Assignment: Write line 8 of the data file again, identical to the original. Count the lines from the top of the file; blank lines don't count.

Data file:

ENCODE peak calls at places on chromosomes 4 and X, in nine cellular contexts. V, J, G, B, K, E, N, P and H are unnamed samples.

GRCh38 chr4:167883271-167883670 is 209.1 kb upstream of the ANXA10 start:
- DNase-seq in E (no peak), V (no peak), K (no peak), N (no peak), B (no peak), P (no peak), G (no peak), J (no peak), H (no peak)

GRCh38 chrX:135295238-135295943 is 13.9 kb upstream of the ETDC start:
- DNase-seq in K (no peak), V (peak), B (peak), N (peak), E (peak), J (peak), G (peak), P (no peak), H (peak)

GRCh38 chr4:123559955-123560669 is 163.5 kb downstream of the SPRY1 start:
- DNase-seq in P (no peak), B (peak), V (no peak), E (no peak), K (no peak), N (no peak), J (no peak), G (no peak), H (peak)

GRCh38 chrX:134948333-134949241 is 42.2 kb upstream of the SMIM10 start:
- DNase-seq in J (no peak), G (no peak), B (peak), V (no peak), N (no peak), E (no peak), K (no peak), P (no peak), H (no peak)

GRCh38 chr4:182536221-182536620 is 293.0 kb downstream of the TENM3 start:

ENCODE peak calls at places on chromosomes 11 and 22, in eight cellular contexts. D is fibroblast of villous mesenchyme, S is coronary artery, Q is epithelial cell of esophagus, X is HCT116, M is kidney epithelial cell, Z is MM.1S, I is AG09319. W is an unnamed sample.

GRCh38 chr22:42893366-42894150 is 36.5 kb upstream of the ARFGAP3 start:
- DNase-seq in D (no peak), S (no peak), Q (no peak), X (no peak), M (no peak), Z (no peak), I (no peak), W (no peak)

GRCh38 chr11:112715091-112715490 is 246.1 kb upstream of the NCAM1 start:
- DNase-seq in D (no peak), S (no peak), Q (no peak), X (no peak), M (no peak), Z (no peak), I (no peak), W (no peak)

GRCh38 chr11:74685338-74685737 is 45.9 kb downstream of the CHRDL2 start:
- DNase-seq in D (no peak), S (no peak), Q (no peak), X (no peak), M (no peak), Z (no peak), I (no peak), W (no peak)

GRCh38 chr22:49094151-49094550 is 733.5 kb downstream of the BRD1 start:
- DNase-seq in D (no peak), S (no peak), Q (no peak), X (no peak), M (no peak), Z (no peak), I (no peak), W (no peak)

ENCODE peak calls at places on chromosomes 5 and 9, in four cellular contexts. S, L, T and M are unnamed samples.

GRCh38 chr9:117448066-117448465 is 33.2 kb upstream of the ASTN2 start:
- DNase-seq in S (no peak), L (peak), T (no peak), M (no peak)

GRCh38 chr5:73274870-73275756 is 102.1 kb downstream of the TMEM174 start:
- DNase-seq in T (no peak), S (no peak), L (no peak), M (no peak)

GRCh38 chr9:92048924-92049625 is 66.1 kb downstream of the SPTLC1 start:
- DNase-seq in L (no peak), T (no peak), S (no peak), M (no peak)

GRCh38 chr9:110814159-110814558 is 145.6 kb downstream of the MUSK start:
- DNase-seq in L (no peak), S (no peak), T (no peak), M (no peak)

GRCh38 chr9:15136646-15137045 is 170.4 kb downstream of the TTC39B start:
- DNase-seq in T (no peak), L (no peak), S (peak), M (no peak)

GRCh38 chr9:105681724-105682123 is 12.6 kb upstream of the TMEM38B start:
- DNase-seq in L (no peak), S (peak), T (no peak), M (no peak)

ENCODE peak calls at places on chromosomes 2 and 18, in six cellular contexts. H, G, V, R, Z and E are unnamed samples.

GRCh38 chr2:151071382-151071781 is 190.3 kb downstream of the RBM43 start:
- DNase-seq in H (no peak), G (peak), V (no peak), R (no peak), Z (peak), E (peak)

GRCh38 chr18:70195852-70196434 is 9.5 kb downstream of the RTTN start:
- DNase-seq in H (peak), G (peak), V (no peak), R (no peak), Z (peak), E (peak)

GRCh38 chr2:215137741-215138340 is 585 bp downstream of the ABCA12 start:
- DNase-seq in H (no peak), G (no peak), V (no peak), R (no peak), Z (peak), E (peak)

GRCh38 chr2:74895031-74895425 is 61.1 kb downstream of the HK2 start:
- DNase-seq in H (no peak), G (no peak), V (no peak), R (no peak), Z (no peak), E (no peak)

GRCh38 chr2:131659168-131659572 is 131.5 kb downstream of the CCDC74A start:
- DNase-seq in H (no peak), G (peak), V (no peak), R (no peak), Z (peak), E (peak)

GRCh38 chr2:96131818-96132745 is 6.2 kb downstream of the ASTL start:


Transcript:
GRCh38 chrX:134948333-134949241 is 42.2 kb upstream of the SMIM10 start: